The top film from the 1980s: “Ghostbusters” (1984), which likely benefited from its reboot in 2016. The original was averaging 70,000 views/month in 2015, but after the new release, its views more than quadrupled to over 300,000 views/month.

The remaining top 10 trailers from the 1980s include “The Little Mermaid,” “The Shining,” and two installments from the “Star Wars” series.

1980s Films, Ranked by Trailer Popularity in 2017

  1. Ghostbusters (1984)
  2. The Little Mermaid (1989)
  3. The Shining (1980)
  4. The Empire Strikes Back (1980)
  5. My Neighbor Totoro (1988)
  6. Return of the Jedi (1983)
  7. The Evil Dead (1981)
  8. Blade Runner (1982)
  9. Scarface (1983)
  10. The Outsiders (1983)

Cult classic “My Neighbor Totoro,” a Japanese animated fantasy film, has emerged as a huge present-day hit at #5 among films from the 1980s. “The Evil Dead,” similarly, was the 121st highest-grossing film of 1983, but is now has the #7 most-viewed trailer for the entire 1980s.

As both films were never box office successes, few could have predicted that they would now appear in the top 10 for an entire decade of movies. Their present-day popularity, 30 years after their initial release, is a testament to their longevity with future generations and their timeless appeal.

In 20 years, what film trailers will be popular from the 2000s? Will it be “Avatar,” with the highest box office for the decade? Or will it be a underground film? We’ll check-in with YouTube trailer views in 2030.

Taylor Swift Breaks Record for Most Views in 24 Hours

August 30, 2017

On Sunday, August 27, Taylor Swift dropped the video for “Look What You Made Me Do,” the first single off her forthcoming album "Reputation." The video had built significant buzz leading up to its release at the MTV VMAs, fueled by a record-breaking lyric video for the song (the most viewed lyric video in 24 hours), released on August 24, and a preview clip posted by Taylor herself. The result: it had the biggest debut of any video in YouTube history, earning 43.2 million views in 24 hours.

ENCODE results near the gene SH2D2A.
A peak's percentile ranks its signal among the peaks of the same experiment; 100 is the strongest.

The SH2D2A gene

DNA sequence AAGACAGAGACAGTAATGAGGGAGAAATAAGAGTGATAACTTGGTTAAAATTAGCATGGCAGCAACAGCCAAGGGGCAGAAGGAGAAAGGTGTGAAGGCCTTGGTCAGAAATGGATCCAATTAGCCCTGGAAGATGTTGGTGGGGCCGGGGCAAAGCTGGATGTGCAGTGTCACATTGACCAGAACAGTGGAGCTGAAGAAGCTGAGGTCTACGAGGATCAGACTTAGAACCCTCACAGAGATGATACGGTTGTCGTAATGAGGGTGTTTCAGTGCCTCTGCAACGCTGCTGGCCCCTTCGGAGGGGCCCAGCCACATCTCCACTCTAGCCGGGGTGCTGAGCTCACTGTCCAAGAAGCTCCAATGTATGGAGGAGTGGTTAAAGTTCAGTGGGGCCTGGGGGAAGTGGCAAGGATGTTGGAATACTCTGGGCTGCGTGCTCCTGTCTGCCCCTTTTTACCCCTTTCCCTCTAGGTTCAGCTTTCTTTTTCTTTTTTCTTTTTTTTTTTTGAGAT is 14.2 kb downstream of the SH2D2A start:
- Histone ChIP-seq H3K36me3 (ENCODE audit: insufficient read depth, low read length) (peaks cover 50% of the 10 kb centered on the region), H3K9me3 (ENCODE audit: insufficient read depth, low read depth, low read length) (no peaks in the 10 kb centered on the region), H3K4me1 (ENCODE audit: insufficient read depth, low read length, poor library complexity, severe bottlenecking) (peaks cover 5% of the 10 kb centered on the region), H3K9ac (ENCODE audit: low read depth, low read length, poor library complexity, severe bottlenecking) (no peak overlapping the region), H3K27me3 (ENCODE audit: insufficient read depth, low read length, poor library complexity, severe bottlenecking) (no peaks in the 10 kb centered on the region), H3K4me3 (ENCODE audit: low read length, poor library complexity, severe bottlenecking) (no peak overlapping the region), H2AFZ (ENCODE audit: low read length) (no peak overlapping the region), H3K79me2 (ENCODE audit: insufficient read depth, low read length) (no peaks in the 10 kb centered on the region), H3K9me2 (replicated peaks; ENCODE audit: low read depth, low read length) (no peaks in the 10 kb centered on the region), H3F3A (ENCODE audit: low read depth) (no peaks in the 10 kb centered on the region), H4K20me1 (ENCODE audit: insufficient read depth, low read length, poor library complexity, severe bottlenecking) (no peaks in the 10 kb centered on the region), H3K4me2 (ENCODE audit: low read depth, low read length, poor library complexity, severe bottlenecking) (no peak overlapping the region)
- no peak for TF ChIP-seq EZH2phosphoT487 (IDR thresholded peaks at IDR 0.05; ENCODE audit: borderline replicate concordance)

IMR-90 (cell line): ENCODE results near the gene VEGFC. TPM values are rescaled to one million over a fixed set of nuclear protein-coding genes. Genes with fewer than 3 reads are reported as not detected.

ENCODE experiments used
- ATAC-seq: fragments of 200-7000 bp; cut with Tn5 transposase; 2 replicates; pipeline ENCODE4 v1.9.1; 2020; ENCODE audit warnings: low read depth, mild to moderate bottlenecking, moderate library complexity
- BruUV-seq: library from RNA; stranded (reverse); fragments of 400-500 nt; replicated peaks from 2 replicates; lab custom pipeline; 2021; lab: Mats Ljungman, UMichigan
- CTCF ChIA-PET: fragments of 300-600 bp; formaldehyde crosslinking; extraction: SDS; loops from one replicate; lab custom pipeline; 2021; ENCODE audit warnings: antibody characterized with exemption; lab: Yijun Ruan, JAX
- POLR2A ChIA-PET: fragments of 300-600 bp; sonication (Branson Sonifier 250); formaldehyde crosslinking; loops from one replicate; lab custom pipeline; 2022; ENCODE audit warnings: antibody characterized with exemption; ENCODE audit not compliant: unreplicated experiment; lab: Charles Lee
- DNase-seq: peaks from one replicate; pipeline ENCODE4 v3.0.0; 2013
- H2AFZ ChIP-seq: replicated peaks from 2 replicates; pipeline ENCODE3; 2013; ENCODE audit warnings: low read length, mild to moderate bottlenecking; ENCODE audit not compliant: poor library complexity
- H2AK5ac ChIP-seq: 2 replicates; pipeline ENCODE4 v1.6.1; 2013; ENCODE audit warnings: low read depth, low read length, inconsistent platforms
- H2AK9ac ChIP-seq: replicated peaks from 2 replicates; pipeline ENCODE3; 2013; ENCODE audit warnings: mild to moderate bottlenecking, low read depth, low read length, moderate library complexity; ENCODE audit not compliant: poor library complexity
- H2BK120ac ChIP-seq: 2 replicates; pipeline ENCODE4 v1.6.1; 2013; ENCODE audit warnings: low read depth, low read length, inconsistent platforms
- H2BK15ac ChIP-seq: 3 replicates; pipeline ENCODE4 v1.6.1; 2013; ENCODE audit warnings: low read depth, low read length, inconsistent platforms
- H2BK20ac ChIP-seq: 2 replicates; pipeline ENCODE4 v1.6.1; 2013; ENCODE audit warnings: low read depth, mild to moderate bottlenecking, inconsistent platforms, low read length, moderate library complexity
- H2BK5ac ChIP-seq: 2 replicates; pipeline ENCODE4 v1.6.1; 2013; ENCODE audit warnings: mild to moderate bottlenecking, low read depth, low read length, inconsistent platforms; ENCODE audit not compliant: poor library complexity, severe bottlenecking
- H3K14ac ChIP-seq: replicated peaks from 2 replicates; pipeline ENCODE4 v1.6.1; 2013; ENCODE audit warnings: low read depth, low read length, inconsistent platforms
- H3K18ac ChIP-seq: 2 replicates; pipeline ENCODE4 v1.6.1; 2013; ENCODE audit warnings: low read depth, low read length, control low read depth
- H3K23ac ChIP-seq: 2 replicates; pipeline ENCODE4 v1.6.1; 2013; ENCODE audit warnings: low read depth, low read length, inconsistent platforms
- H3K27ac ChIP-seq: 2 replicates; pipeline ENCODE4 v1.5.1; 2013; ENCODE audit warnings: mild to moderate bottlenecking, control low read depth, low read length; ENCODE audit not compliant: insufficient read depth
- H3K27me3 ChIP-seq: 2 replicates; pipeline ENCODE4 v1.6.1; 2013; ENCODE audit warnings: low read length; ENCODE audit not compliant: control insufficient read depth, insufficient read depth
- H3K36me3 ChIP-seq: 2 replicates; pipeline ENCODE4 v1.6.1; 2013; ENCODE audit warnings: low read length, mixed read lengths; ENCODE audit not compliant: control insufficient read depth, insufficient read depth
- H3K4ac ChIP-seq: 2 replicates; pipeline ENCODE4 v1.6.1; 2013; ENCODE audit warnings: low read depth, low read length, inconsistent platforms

After the video’s release, views surged to over 3 million per hour. It would surpass the previous 24-hour record holder, PSY’s “Gentleman,” with five hours to spare. In 2013, “Gentleman” gained approximately 36 million views in its first 24 hours. It was such an impressive milestone that the record stood for over four years.

2017 has been a breakthrough year for record-breaking (and making) on YouTube: this month, “Despacito” by Luis Fonsi ft. Daddy Yankee became the first video to achieve 3 billion views.

Will Taylor Swift’s “Look What You Made Me Do” follow a similar trajectory? We’ll have to wait and see: to break the record for fastest video to 100 million views, it will have to surpass “Gentleman” again, which achieved the milestone in a mere four days. To become the fastest video to reach 1 billion views, it will have to surpass “Hello” by Adele, which achieved the feat in 87 days.

Tracking the Solar Eclipse on YouTube

August 22, 2017

One of the biggest social media moments of 2017, Monday’s solar eclipse, which was visible throughout North America, also became a top moment for video and one of the largest livestreamed events ever on YouTube.

From news organizations to educational institutions, a multitude of channels livestreamed the eclipse on YouTube. By 10:20 a.m. PT on Monday, more than 2 million viewers were simultaneously tuned in to these livestreams, including NASA’s, which was the most-watched.

In all, viewers watched livestreams and videos about the eclipse over 100 million times and for 6 million hours since Monday morning. Some people recorded their own time-lapses, 360 videos, and personal vlogs of the experience, and instructional videos on eclipse viewing were a favorite as well, like ”How to Make a Pinhole Projector to View the Solar Eclipse” (1.8 million views Monday) and ”Make a solar eclipse viewer at home with a cereal box” (580,000 views).

Some viewers used YouTube to celebrate the eclipse in a different way: through music. We saw a major spike in viewership of Bonnie Tyler's "Total Eclipse of the Heart" -- the official video was viewed over 1.6 million times yesterday, with hourly views reaching as high as 260,000 -- which was also the song we saw people adding most frequently to "Eclipse"-related playlists in the lead-up. (The rest of the top 5 included Creedence Clearwater Revival's "Bad Moon Rising,” Katrina and the Waves' "Walking On Sunshine," Owl City's "Galaxies," and Smash Mouth's "Walkin' on the Sun," respectively.)

If you didn't get to see the eclipse (or couldn't get your hands on some eclipse glasses), you can watch plenty of replays like these.